Conclusion

The IIJA gave States and their political subdivisions, and the non-profit and for-profit sectors, several additional tools to build out broadband infrastructure to better meet the changing expectations of the public. Because broadband access is no longer viewed as a luxury, areas without broadband may have difficulty attracting and retaining residents because broadband access is a basic need for many students, employees and seniors. The IIJA tools offer sufficient flexibility for States and political subdivisions to procure broadband infrastructure via public private partnerships.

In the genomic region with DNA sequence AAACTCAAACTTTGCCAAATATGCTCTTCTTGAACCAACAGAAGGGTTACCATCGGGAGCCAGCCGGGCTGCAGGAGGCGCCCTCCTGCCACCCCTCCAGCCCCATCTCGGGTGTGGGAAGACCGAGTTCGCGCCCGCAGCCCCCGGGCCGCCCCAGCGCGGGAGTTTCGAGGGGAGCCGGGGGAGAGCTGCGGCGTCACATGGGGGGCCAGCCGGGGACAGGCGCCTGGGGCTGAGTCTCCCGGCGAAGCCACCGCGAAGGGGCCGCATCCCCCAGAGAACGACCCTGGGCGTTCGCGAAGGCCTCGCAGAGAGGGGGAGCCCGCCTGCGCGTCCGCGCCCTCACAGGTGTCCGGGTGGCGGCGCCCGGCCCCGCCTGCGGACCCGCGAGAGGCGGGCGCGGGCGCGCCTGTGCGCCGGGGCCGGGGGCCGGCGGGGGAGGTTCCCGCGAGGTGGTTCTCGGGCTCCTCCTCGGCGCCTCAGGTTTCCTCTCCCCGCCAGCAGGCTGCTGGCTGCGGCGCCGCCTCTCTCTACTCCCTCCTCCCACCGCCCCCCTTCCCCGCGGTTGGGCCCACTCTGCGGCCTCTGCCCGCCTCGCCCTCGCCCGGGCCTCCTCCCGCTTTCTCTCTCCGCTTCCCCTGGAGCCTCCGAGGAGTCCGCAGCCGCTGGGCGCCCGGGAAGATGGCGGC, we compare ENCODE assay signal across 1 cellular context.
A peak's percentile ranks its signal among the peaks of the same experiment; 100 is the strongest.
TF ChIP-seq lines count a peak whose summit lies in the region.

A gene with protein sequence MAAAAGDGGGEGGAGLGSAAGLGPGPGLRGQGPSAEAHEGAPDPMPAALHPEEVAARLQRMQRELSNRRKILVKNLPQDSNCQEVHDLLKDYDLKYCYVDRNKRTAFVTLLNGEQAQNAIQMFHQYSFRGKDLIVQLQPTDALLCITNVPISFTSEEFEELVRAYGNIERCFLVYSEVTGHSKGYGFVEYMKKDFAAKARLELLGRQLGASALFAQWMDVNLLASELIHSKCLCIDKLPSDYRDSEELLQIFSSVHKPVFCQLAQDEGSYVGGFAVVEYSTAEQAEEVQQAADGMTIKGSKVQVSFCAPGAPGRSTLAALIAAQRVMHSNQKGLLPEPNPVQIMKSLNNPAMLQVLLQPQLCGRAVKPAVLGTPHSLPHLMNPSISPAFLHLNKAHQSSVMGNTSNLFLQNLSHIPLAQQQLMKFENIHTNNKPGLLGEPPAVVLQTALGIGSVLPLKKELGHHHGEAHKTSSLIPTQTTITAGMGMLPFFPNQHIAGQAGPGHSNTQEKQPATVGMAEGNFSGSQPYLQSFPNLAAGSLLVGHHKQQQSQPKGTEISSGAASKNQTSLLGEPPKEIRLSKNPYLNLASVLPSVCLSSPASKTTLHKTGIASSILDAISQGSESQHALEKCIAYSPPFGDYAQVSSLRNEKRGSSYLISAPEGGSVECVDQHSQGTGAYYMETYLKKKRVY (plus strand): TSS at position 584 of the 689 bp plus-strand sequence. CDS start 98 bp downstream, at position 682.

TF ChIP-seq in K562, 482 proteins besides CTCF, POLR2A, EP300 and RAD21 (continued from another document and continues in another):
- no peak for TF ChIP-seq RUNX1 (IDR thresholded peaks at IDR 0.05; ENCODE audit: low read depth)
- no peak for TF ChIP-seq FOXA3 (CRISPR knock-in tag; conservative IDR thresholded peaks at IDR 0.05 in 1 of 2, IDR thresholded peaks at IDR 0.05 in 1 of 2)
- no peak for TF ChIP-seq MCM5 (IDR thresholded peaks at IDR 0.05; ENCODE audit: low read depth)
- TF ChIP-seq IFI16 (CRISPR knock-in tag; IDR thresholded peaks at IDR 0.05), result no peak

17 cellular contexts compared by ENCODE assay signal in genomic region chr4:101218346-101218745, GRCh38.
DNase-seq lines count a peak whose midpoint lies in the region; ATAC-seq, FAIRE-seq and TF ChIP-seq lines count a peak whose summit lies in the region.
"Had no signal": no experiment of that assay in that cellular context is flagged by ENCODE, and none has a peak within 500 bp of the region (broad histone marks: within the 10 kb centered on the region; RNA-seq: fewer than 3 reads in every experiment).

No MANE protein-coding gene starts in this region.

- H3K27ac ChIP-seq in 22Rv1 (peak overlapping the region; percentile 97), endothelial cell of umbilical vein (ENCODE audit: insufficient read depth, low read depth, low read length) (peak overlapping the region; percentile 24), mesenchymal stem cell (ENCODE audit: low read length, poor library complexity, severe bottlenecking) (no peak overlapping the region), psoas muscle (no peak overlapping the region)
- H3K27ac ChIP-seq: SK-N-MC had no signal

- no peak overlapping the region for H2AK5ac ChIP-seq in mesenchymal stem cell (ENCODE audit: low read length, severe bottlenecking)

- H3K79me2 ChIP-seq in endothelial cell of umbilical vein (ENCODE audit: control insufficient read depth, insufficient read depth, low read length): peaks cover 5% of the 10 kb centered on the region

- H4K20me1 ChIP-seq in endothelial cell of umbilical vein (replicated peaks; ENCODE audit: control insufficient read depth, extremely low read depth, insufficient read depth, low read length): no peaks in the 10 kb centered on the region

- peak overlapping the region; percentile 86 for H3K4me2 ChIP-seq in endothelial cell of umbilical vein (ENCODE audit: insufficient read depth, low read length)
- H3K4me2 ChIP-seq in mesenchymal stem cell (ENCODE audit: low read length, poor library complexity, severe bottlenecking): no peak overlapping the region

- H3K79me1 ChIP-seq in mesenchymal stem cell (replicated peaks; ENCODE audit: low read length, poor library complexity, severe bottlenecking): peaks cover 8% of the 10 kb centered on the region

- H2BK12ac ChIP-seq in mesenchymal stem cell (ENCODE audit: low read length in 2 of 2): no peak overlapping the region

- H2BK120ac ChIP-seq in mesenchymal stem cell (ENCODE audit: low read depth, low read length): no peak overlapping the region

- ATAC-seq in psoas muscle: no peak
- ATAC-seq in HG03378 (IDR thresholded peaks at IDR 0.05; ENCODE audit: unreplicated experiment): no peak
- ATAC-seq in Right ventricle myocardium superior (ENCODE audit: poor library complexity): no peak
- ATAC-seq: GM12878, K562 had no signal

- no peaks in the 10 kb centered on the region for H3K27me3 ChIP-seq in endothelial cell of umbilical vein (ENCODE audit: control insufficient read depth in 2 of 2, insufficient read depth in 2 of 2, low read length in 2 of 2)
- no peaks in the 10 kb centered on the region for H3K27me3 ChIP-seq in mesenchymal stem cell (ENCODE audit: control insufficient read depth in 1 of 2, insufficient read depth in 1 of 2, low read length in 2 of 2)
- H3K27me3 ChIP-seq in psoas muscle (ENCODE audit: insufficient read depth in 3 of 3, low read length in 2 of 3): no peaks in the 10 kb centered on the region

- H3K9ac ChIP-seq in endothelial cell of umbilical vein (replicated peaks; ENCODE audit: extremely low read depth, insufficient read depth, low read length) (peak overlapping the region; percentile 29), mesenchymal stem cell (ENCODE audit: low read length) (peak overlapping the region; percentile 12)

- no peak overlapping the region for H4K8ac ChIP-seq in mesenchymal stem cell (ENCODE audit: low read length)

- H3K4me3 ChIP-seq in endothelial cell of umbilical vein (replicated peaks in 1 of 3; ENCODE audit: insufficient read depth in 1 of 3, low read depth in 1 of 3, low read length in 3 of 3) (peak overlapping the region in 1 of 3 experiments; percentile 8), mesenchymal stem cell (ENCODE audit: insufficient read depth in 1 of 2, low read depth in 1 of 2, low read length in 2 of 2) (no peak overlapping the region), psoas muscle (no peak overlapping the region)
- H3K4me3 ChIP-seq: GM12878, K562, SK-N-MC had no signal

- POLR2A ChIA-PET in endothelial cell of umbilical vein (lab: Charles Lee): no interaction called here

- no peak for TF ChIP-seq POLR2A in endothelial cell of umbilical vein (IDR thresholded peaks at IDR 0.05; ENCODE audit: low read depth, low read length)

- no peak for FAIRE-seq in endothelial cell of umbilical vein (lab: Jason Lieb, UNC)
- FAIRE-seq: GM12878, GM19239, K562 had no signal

Frost Brown Todd will continue to keep abreast of federal rulemaking and NOFOs for the BEAD Program, Middle Mile Broadband Infrastructure Program and Qualified Broadband Project Bonds. Frost Brown Todd will also continue working with our clients to fully utilize the additional broadband funding provided to the USDA ReConnect Program and the USDA Rural Broadband Program in the IIJA, as well as American Rescue Plan Act funds and other available State broadband programs.

For more information, contact Carrie Cecil, Laura H. Theilmann, Stephen M. Sparks, or any attorney with Frost Brown Todd’s Public Finance practice group.